Liverpool, England—A few lads from the Land Rover crew tore the cover from an abandoned subterranean rail line and thought it would be “smashing good fun” to bring their stylish new Evoque down there.
I really hate them right now, as this place is a genuine horror show, complete with slime-covered walls and crumbling masonry. The only light is from the sealed xenon headlamps that appear to blink on and off as we plow through black, crotch-deep water.
“Just keep up with the bow wave, lads,” chirps an all-too-happy Land Rover engineer.
I’m going to punch him as we pass. If this car conks out I will scream so loud they will hear me at their factory 20 miles away at Halewood in Merseyside.
I should have had more faith in the product. Land Rover builds cars to do what other cars cannot… should not. The Evoque is no exception.
Virtually every European automaker has tossed its hat into the small/midsize/crossover SUV segment. A few are pretty good too, capable of actually leaving the pavement for modest off-road shenanigans. I ponder this while deep beneath the streets of Liverpool. Would I risk this passage in another brand? No freaking way.
“We build our vehicles to perform off-road as well as on-road.”
I must have heard that a dozen times from the Land Rover crew. I think they get a perverse pleasure in seeing their cars romping through ghastly muck. Never mind the fact few Evoques will ever see such abuse. It’s still nice to know they can do it.
Although first renditions of Land Rover’s LRX concept vehicle appeared to be designer fantasy fodder, the production version has remained faithful to the concept. Measuring 171 inches in length and 77.4 inches in beam, the Evoque is officially the smallest car in Land Rover’s fleet, but by no means lacking in content. Virtually every gizmo and gadget within Land Rover’s tool chest (including a few new ones like a multi-POV camera system and Meridian sound system) has been included within its boron steel-enhanced monocoque.
Powered by Ford’s global 2.0-liter turbocharged engine, the Evoque rides on a fully independent suspension featuring large-diameter gas struts and stiff, isolated subframes. The 240-hp powerplant has been weatherproofed and features uprated oil circulation for extreme angle performance. An optional MagneRide suspension is based on magnetorheological damper technology that leaves it instantaneously responsive over any type of terrain. The Evoque will be augmented with a Haldex-based all-wheel-drive system.
While classic, larger Range Rover models tend to be stocky, buttoned-down affairs, the Evoque is clearly pointed in a brave, new direction. If the Range Rover Sport is a linebacker, the Evoque is a gymnast, both lithe and sinuous. The Range Rover Evoque exterior features new interpretations of classic Range Rover design cues, including the clamshell bonnet, floating roof and solid “wheel-at-each-corner” stance. Unlike any previous Range Rover, the Evoque adopts a very dynamic profile with its rising beltline, a muscular shoulder running the length of the car, and a distinctive taper to the floating roofline. The sculpted corners reduce the car’s visual overhangs front and rear. There’s an aircraft phrase: looks good, flies good. The Evoque manages to fulfill both.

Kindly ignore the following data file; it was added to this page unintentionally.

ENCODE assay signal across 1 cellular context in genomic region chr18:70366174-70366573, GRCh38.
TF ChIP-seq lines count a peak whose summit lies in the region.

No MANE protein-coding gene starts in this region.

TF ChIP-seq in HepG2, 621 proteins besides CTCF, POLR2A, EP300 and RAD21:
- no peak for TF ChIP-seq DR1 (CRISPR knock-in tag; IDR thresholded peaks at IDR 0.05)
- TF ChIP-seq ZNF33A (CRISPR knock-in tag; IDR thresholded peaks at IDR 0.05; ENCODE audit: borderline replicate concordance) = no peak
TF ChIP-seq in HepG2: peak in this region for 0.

Its street manners are impeccable where it behaves like a standard, European-bred sport sedan. Steering is direct and well weighted, and the Evoque’s powerband leaves it more than capable of squirting through traffic. The Evoque’s cabin is beautifully designed, both ergonomically effective and handsome. A sizable glass panoramic roof fills the Evoque with natural light while concealed LED lighting provides ambient nighttime illumination, leaving the interior with an ethereal glow. An especially nifty touch is the dual-view eight-inch LCD screen that allows both driver and passenger their own display. Not really sure how it works so we will just assume it’s some sort of English magic.
These factory-fresh Evoques were British-spec right-hand-drive models. It was something of a double whammy for drivers trained to drive on the opposite side of the road. I must have hit 50 curbs and did a great job of unintentionally terrorizing my passenger. Despite the abuse, the 19-inch wheels remained true with nary a nick or scrape on their handsome faces.
The base Evoque (Pure) starts at $43,995; the two-door costs $44,995. The Prestige package adds 19-inch alloys and leather while the Dynamic model adds more aggressive aerodynamics. A full-tilt Dynamic Evoque goes for $52,895 so Range Rover has retained a fairly tight pricing structure.
Reaching down-market is a thing luxury car builders do at substantial risk. Though the Evoque is the most attainable of the Range Rover line, it comes off as a rich, technically savvy piece that will no doubt appeal to a broad group, folks that might not have considered a Range Rover product. Chances are this group won’t go traipsing about the mud in subterranean caves, but Evoque owners can take pride in knowing their Range Rover could do it anyway.
2012 Range Rover Evoque
2.0-liter I4, dohc, 16-valve, turbocharged
MacPherson struts with lower control arm and anti-roll bar (f), strut assembly with lateral and longitudinal links and anti-roll bar (r)
Four-wheel disc, ABS, EBD (electronic brake distribution), EBA (emergency brake assist), CBC (corner brake control)
Length/Width/Height (in.): 171.9/77.4/64.4
Wheelbase: 104.8 in.
Curb Weight: 3,680 lb
MSRP: $43,995 ($52,895 as tested)
Peak Power: 240 hp @ 6200 rpm
Peak Torque: 251 lb-ft @ 2500 rpm
0-62 mph: 7.1 sec.
Top Speed: 135 mph